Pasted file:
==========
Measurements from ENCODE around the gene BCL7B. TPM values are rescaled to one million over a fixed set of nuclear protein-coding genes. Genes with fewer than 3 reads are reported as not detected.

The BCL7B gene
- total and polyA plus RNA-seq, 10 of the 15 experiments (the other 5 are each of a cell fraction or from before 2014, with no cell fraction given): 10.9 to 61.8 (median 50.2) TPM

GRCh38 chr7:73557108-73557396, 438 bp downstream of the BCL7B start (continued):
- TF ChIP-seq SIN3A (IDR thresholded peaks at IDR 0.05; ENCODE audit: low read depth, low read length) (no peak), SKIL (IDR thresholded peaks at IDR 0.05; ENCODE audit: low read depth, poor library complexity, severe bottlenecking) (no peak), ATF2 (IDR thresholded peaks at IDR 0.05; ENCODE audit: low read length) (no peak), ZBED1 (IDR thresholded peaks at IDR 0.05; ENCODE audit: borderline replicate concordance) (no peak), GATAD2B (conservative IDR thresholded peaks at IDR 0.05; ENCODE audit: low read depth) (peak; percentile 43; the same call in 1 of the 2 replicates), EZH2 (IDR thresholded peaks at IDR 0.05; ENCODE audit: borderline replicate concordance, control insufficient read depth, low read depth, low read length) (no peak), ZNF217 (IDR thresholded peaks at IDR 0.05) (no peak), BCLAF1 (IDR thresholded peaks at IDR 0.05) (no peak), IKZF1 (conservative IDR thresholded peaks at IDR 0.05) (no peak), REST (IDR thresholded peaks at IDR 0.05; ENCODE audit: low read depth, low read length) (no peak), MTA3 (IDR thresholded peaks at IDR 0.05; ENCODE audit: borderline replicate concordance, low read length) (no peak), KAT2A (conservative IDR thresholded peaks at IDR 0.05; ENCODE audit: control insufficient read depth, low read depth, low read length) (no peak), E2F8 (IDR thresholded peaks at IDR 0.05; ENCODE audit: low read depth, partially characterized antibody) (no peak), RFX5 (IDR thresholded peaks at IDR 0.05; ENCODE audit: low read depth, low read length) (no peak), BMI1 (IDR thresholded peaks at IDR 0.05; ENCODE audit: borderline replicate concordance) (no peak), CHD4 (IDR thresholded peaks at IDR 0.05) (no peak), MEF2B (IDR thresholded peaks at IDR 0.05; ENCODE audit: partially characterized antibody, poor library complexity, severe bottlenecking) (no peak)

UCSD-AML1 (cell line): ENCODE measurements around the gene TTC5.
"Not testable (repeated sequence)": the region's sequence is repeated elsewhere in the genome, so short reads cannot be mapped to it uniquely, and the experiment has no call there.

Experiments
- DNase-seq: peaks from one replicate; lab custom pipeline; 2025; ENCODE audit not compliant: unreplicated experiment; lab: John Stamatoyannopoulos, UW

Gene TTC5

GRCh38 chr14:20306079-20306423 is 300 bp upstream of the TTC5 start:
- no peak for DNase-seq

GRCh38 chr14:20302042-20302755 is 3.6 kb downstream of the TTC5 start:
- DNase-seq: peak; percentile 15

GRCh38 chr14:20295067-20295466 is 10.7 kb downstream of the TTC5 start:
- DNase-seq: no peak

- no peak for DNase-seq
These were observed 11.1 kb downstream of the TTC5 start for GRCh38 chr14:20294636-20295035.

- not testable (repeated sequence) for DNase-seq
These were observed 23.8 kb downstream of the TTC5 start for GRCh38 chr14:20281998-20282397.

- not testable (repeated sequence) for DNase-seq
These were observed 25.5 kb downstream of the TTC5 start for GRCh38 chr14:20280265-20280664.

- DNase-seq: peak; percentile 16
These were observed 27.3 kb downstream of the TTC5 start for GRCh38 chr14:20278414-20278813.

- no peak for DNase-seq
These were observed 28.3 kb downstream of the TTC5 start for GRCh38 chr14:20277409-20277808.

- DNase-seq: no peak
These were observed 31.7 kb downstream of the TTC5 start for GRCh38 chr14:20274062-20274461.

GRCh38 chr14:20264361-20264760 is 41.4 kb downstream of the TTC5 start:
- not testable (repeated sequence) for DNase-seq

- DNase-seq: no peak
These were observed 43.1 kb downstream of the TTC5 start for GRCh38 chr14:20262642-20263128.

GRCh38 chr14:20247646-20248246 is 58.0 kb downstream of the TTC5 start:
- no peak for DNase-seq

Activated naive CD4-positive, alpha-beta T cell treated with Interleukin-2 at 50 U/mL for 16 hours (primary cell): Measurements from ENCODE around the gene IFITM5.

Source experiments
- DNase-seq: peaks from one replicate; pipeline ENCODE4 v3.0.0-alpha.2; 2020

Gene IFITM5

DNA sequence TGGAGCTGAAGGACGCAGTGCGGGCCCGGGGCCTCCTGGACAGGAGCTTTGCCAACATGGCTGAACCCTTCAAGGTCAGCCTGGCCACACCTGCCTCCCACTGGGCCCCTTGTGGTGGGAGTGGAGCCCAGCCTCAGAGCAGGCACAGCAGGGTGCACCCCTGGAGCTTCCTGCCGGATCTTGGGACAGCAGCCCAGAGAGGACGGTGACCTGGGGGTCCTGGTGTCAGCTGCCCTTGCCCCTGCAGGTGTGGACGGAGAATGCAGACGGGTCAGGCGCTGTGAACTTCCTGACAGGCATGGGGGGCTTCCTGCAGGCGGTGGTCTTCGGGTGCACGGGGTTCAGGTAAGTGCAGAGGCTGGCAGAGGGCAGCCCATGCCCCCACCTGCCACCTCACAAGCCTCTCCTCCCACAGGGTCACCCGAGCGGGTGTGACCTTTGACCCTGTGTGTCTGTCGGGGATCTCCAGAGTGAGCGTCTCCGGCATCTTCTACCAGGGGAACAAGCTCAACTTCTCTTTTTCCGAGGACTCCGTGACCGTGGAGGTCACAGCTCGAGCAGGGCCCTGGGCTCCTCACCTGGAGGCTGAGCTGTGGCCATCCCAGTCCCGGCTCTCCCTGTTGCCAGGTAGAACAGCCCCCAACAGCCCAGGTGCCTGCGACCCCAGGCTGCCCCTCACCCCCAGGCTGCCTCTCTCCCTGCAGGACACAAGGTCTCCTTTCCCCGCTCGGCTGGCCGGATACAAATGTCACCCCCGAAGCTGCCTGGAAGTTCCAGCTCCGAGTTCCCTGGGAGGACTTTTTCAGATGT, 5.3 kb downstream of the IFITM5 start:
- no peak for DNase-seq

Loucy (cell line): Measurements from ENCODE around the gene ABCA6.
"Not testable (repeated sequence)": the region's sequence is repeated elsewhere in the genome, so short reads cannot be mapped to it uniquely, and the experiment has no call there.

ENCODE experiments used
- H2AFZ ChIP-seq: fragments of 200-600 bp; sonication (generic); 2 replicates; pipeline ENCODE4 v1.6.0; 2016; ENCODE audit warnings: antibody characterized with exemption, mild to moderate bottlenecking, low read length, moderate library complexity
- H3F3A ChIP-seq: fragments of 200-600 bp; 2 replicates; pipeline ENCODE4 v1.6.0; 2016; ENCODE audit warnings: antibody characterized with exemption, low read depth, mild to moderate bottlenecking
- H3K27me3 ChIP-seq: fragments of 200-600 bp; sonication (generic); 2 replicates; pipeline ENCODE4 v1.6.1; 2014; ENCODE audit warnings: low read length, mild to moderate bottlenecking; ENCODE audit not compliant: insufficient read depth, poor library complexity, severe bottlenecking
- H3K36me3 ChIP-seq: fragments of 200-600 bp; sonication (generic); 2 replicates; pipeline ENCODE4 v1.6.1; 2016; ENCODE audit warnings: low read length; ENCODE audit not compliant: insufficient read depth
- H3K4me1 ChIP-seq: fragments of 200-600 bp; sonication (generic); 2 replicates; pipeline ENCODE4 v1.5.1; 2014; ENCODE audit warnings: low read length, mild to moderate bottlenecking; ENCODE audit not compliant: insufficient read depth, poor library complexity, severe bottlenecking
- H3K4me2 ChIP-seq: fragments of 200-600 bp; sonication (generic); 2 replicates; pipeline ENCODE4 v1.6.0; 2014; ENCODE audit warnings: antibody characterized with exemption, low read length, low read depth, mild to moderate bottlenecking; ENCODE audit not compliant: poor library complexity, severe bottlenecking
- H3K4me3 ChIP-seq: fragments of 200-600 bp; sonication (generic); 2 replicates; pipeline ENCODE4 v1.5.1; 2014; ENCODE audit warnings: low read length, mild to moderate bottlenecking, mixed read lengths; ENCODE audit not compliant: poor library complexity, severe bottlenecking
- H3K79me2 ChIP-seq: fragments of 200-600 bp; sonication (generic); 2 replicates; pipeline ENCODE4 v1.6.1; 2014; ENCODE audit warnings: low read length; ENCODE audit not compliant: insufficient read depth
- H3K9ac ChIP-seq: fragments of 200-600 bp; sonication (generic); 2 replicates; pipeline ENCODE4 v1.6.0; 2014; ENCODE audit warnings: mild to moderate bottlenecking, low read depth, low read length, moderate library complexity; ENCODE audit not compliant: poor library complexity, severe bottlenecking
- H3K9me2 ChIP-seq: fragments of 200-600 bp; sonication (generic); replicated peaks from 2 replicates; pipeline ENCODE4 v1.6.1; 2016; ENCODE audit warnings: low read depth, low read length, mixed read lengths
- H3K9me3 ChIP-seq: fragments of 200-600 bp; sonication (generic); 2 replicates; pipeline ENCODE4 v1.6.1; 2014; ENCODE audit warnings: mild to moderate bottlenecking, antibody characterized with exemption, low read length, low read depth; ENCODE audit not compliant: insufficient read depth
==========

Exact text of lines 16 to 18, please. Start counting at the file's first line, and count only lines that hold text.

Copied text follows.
- DNase-seq: no peak

- no peak for DNase-seq
These were observed 11.1 kb downstream of the TTC5 start for GRCh38 chr14:20294636-20295035.